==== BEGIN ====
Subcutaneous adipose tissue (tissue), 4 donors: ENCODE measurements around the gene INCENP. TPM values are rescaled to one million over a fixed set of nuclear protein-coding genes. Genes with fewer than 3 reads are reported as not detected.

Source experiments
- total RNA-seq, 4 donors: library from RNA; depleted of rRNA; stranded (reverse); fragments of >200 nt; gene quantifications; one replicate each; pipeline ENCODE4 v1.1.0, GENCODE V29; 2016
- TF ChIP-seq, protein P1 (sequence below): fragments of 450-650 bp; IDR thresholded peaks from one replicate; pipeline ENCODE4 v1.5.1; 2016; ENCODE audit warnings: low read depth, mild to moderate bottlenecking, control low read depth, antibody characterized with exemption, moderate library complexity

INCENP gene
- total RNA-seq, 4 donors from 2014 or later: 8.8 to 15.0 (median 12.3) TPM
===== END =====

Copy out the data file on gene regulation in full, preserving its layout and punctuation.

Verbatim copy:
Subcutaneous adipose tissue (tissue), 4 donors: ENCODE measurements around the gene INCENP. TPM values are rescaled to one million over a fixed set of nuclear protein-coding genes. Genes with fewer than 3 reads are reported as not detected.

Source experiments
- total RNA-seq, 4 donors: library from RNA; depleted of rRNA; stranded (reverse); fragments of >200 nt; gene quantifications; one replicate each; pipeline ENCODE4 v1.1.0, GENCODE V29; 2016
- TF ChIP-seq, protein P1 (sequence below): fragments of 450-650 bp; IDR thresholded peaks from one replicate; pipeline ENCODE4 v1.5.1; 2016; ENCODE audit warnings: low read depth, mild to moderate bottlenecking, control low read depth, antibody characterized with exemption, moderate library complexity

INCENP gene
- total RNA-seq, 4 donors from 2014 or later: 8.8 to 15.0 (median 12.3) TPM